“At the time, a lot of Harvard medical students were talking about what was going on, and [it] felt like we suddenly had a lot of time on our hands,” Schiff told ABC News. “There was this crisis going on. How can we best contribute?”

PHOTO: Abby Schiff, a fourth-year medical student at Harvard Medical School, helped to create the school's COVID-19 curriculum and still keeps it updated on a regular basis. (ABC News)
PHOTO: Abby Schiff, a fourth-year medical student at Harvard Medical School, helped to create the school’s COVID-19 curriculum and still keeps it updated on a regular basis. (ABC News)

In less than a week, 70 of Schiff’s colleagues, including students and faculty, had put together a comprehensive, open-source COVID-19 curriculum.

“So we had about 80 pages of content — all referenced, all freely available — including things like thought questions, quiz questions… helpful information about how to put on masks and PPE, run ventilators,” she said. “And then also an explainer about basic epidemiological terms, about sort of the basics of virology and immunology and the clinical manifestations that were known at the time.”

Seven months later, the curriculum is still being updated with the latest science on a regular basis. Today, it includes modules on mental health, global health and communication, all meant to “dispel misinformation and myths,” said Schiff.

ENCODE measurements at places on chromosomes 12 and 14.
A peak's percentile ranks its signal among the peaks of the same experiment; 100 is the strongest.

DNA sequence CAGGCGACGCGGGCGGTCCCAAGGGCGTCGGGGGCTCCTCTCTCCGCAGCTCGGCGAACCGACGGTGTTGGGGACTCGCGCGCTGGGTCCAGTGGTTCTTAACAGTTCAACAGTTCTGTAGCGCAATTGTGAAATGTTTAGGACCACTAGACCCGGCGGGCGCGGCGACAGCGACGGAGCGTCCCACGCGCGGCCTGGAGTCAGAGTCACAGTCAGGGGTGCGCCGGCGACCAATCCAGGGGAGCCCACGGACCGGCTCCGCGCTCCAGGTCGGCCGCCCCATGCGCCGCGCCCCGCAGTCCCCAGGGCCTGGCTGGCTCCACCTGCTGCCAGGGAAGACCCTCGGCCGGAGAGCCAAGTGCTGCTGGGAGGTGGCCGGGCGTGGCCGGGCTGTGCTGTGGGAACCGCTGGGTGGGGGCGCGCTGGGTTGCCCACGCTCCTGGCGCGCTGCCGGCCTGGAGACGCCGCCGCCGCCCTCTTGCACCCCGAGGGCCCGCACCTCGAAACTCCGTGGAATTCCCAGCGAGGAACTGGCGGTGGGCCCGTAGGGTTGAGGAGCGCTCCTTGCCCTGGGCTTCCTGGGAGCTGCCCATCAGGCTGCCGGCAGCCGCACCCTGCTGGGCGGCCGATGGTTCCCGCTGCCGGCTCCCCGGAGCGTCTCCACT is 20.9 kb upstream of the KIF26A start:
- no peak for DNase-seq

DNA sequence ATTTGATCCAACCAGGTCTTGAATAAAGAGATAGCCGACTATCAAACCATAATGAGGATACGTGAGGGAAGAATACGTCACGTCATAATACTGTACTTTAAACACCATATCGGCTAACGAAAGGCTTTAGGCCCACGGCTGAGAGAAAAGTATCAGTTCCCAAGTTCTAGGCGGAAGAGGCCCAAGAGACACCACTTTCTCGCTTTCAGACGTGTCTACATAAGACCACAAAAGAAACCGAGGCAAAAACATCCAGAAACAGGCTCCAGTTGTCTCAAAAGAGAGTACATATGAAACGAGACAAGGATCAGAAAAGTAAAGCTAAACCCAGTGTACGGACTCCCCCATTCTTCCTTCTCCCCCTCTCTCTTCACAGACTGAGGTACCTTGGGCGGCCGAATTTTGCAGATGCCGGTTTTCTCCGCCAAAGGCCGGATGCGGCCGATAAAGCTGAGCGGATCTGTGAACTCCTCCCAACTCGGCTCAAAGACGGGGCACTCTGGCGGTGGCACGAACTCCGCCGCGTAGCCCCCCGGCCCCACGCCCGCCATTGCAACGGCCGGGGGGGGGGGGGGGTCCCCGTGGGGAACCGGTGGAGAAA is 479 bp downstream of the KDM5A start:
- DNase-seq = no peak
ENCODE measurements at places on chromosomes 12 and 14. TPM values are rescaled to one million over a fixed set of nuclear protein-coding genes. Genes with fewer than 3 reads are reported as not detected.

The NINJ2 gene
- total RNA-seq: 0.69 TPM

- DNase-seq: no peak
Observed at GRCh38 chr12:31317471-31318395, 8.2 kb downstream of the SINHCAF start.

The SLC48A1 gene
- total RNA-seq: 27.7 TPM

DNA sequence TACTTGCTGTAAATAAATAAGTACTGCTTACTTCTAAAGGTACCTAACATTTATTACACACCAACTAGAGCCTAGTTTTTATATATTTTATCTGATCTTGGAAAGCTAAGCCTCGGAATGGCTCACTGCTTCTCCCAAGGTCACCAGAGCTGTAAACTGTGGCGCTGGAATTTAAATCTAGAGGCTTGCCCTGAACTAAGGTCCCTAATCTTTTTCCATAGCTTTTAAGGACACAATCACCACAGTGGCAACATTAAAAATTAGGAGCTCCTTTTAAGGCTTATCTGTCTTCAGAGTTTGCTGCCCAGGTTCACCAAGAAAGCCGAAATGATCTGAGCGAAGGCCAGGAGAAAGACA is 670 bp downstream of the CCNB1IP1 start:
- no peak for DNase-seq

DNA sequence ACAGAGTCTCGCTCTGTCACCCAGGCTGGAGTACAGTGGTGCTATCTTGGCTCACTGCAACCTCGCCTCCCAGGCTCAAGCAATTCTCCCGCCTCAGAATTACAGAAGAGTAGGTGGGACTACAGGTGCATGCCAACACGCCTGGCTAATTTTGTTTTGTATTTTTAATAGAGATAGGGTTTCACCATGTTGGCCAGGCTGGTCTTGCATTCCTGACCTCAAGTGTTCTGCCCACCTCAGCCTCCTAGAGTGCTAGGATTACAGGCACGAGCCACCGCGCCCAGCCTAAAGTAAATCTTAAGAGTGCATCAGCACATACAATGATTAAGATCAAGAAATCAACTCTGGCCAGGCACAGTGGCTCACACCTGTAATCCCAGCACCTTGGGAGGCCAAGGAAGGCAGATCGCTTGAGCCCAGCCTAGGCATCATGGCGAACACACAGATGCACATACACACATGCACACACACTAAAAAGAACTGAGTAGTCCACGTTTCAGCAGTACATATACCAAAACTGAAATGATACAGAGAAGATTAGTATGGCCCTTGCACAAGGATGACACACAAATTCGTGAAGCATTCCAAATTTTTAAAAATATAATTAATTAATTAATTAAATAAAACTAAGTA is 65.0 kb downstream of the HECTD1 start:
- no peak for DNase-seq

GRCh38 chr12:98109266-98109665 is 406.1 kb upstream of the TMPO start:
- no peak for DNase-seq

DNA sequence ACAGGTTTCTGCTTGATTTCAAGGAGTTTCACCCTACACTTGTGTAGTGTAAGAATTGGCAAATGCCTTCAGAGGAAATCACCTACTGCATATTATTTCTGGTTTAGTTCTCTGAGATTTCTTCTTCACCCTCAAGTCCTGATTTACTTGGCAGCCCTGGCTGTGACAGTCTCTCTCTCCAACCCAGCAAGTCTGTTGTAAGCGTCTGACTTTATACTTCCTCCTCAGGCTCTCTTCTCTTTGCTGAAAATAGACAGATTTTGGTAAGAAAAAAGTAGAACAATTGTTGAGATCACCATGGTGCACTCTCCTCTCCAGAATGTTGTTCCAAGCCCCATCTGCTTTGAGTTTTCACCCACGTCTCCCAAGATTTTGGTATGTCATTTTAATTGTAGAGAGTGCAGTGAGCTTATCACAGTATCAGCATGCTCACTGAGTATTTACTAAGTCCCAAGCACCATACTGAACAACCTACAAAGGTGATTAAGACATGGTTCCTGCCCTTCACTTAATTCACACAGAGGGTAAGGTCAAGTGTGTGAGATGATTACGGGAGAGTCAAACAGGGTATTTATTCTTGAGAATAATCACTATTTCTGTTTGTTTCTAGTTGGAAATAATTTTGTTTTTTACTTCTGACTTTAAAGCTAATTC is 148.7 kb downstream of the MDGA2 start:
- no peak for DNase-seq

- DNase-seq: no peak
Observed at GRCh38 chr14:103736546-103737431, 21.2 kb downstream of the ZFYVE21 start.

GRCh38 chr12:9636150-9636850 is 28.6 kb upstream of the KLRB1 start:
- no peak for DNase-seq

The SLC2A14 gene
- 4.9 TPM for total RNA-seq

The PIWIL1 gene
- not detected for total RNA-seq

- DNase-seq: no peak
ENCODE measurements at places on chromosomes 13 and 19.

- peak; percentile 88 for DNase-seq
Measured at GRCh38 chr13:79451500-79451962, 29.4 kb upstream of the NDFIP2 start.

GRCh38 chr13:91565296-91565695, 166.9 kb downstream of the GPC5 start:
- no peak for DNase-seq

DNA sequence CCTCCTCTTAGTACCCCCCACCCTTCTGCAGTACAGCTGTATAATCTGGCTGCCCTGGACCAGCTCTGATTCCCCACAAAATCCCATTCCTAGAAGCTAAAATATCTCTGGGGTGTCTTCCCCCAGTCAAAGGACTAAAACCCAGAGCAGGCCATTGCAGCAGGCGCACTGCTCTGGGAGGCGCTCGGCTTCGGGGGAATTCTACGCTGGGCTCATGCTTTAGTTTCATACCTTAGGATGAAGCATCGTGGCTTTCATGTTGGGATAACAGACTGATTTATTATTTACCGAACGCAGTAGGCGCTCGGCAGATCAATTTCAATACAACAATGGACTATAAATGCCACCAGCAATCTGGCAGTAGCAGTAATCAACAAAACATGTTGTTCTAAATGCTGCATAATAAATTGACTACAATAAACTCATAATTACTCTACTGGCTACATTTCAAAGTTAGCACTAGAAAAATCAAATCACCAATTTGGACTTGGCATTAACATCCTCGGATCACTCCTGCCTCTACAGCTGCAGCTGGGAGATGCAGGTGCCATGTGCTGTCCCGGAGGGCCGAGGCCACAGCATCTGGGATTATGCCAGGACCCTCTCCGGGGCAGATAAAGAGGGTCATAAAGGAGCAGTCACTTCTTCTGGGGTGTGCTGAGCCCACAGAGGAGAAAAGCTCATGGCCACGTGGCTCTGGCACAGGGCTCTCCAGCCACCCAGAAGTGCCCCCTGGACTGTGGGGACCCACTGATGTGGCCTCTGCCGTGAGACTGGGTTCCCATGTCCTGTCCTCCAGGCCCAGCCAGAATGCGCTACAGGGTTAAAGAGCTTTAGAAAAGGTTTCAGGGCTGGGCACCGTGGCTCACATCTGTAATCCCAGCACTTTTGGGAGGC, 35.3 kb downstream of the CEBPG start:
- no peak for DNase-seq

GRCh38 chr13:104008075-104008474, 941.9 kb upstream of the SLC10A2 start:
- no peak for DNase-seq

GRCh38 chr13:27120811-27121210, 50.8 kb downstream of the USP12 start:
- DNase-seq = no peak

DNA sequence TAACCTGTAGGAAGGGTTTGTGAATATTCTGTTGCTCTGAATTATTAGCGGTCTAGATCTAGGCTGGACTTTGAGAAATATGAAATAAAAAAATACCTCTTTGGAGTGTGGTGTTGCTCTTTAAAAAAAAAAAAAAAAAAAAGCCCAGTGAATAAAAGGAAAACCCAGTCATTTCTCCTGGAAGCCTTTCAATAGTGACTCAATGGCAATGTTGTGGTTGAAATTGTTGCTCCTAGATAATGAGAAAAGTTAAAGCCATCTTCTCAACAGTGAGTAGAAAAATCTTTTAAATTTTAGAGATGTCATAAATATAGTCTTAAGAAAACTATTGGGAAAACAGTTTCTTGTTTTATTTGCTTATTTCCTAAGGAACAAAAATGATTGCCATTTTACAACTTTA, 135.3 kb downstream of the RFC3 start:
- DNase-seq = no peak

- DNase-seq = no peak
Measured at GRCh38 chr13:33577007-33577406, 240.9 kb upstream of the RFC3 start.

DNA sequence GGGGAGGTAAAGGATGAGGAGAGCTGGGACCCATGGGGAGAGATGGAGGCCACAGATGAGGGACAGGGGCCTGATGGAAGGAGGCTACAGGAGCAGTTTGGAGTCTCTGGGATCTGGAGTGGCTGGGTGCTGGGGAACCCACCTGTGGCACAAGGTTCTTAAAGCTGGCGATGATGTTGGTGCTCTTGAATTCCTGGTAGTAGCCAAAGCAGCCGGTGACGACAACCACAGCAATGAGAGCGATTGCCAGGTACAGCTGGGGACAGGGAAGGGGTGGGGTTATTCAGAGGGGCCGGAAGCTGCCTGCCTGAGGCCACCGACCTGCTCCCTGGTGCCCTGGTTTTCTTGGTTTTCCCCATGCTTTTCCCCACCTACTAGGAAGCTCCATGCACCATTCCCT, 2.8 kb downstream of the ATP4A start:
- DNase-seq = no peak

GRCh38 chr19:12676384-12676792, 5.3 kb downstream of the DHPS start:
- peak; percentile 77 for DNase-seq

PHOTO: Fourth-year Harvard medical student Abby Schiff (second from top left) attends a video meeting with her fellow students to discuss updates to their school's open-source COVID-19 curriculum. (Courtesy Abby Schiff )
PHOTO: Fourth-year Harvard medical student Abby Schiff (second from top left) attends a video meeting with her fellow students to discuss updates to their school’s open-source COVID-19 curriculum. (Courtesy Abby Schiff )

As co-chair for outreach, she said her role is to reach out to students and groups that are using the curriculum to get an idea of their needs and how they can best be met, as well as recruiting students to contribute. The curriculum has already been implemented in 32 medical schools across the country as either an elective or mandatory course, and it has been translated into 27 languages and used in at least 110 countries, Schiff said.